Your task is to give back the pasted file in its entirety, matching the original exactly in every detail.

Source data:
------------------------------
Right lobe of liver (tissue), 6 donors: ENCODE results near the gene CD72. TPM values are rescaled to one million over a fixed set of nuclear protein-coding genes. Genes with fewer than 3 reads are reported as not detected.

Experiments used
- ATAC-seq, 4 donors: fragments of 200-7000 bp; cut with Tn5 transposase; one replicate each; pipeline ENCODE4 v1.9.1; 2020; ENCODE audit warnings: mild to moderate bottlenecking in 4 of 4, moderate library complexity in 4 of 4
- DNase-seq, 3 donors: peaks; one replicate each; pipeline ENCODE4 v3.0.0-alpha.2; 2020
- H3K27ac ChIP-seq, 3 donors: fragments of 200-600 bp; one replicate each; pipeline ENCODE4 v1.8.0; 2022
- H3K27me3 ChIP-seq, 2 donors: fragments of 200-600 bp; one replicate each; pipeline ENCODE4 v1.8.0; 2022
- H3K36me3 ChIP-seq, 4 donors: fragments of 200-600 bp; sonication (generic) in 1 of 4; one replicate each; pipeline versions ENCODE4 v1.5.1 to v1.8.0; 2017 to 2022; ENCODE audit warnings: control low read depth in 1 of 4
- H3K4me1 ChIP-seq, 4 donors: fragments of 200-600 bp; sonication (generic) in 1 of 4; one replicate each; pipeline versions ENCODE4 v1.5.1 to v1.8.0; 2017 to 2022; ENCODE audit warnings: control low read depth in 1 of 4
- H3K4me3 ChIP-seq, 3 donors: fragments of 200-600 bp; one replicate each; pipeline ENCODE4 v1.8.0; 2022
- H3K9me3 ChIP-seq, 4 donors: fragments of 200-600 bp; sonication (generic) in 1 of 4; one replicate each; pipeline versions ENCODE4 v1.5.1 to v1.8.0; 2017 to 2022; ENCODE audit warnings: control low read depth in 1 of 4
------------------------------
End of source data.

Right lobe of liver (tissue), 6 donors: ENCODE results near the gene CD72. TPM values are rescaled to one million over a fixed set of nuclear protein-coding genes. Genes with fewer than 3 reads are reported as not detected.

Experiments used
- ATAC-seq, 4 donors: fragments of 200-7000 bp; cut with Tn5 transposase; one replicate each; pipeline ENCODE4 v1.9.1; 2020; ENCODE audit warnings: mild to moderate bottlenecking in 4 of 4, moderate library complexity in 4 of 4
- DNase-seq, 3 donors: peaks; one replicate each; pipeline ENCODE4 v3.0.0-alpha.2; 2020
- H3K27ac ChIP-seq, 3 donors: fragments of 200-600 bp; one replicate each; pipeline ENCODE4 v1.8.0; 2022
- H3K27me3 ChIP-seq, 2 donors: fragments of 200-600 bp; one replicate each; pipeline ENCODE4 v1.8.0; 2022
- H3K36me3 ChIP-seq, 4 donors: fragments of 200-600 bp; sonication (generic) in 1 of 4; one replicate each; pipeline versions ENCODE4 v1.5.1 to v1.8.0; 2017 to 2022; ENCODE audit warnings: control low read depth in 1 of 4
- H3K4me1 ChIP-seq, 4 donors: fragments of 200-600 bp; sonication (generic) in 1 of 4; one replicate each; pipeline versions ENCODE4 v1.5.1 to v1.8.0; 2017 to 2022; ENCODE audit warnings: control low read depth in 1 of 4
- H3K4me3 ChIP-seq, 3 donors: fragments of 200-600 bp; one replicate each; pipeline ENCODE4 v1.8.0; 2022
- H3K9me3 ChIP-seq, 4 donors: fragments of 200-600 bp; sonication (generic) in 1 of 4; one replicate each; pipeline versions ENCODE4 v1.5.1 to v1.8.0; 2017 to 2022; ENCODE audit warnings: control low read depth in 1 of 4